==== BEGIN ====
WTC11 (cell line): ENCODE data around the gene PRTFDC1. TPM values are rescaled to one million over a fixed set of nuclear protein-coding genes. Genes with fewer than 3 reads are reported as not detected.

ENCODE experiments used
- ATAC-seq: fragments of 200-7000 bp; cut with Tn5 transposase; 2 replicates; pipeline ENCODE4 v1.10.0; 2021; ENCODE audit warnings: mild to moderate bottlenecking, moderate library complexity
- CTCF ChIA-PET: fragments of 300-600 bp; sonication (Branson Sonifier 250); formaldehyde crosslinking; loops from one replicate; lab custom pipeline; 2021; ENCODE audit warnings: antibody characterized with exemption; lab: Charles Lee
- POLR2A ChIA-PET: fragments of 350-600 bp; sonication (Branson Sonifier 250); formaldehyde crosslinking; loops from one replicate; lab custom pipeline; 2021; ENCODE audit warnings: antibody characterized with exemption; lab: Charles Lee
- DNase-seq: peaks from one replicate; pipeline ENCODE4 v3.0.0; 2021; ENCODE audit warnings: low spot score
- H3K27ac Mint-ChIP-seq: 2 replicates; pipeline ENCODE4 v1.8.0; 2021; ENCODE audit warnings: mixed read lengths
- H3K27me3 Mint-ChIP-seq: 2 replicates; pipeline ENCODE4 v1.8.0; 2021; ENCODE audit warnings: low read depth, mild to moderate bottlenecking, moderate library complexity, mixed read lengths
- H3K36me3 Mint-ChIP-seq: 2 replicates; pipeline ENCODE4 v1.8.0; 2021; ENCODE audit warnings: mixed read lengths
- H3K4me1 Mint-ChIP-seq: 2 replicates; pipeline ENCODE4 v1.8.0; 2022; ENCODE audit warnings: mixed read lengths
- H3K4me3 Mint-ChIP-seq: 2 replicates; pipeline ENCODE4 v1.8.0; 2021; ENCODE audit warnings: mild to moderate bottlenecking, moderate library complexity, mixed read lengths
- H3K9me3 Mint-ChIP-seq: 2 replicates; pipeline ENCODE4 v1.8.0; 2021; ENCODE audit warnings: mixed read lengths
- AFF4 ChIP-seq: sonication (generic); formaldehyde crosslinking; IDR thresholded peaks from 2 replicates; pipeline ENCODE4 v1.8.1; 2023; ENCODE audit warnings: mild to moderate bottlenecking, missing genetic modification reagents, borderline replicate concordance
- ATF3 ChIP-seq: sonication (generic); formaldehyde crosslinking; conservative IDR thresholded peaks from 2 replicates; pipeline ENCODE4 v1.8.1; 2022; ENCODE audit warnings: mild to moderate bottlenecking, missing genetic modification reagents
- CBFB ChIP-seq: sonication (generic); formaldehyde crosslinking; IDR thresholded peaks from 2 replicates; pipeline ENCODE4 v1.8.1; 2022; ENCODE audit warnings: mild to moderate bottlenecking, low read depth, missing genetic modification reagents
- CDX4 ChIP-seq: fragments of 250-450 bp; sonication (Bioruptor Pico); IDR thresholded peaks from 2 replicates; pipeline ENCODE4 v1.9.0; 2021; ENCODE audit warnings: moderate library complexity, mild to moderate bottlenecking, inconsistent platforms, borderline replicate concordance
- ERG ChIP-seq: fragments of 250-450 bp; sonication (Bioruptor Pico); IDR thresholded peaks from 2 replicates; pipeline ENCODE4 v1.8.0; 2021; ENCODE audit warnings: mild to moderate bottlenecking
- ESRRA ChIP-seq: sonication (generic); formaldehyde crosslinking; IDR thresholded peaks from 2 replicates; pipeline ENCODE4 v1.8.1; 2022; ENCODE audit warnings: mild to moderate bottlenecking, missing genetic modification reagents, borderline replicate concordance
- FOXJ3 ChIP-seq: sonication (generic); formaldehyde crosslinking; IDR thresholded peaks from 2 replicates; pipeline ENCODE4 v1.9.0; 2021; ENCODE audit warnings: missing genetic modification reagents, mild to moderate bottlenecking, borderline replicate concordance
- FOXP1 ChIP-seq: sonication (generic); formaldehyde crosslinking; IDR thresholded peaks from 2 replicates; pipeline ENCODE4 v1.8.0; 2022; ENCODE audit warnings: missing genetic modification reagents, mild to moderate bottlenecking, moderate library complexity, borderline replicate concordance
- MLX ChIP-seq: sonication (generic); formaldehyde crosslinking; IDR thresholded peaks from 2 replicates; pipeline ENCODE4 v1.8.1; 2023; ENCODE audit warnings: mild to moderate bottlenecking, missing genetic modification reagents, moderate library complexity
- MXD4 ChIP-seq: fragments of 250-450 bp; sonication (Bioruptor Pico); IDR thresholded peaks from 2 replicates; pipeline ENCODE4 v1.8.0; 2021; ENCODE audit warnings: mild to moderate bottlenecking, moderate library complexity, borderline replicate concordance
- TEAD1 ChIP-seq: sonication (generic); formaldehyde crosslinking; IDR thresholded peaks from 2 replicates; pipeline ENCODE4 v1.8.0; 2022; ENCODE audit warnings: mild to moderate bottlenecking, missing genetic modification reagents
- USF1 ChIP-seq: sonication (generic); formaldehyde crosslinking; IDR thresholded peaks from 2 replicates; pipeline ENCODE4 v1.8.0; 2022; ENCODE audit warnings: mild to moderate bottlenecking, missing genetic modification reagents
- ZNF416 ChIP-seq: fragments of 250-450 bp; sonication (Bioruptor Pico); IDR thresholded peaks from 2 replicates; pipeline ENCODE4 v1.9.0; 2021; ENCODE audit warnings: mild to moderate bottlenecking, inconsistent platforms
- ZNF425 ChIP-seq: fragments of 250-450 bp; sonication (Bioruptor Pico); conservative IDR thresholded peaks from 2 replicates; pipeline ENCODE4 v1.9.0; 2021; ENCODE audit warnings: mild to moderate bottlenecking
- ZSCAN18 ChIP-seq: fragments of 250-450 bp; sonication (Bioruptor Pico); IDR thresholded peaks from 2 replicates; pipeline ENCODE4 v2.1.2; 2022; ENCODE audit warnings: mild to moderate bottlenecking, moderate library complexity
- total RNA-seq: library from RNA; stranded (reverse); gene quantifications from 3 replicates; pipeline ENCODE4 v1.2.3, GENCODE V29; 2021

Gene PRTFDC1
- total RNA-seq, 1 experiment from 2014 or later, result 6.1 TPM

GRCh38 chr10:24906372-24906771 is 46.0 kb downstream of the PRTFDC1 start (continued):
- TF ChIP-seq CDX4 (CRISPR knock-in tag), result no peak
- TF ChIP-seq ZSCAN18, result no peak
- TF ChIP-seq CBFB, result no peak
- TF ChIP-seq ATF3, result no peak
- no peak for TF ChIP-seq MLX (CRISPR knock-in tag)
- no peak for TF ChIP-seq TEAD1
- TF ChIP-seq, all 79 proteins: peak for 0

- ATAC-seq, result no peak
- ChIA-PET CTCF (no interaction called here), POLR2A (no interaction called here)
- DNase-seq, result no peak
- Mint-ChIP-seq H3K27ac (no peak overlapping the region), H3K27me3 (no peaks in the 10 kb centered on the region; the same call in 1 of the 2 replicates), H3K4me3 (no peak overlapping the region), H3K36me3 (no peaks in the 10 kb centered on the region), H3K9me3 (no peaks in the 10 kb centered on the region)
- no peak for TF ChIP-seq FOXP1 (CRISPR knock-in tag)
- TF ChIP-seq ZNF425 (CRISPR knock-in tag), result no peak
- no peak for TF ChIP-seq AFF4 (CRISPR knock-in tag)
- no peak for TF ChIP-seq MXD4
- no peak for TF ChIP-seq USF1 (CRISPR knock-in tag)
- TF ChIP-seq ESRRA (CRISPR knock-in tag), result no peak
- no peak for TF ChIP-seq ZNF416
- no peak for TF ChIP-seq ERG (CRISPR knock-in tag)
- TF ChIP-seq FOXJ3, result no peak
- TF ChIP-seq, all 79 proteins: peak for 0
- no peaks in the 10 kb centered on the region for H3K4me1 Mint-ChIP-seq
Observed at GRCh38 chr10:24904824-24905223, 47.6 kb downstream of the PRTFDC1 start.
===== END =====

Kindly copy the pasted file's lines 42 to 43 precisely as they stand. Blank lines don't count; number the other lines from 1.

- Mint-ChIP-seq H3K27ac (no peak overlapping the region), H3K27me3 (no peaks in the 10 kb centered on the region; the same call in 1 of the 2 replicates), H3K4me3 (no peak overlapping the region), H3K36me3 (no peaks in the 10 kb centered on the region), H3K9me3 (no peaks in the 10 kb centered on the region)
- no peak for TF ChIP-seq FOXP1 (CRISPR knock-in tag)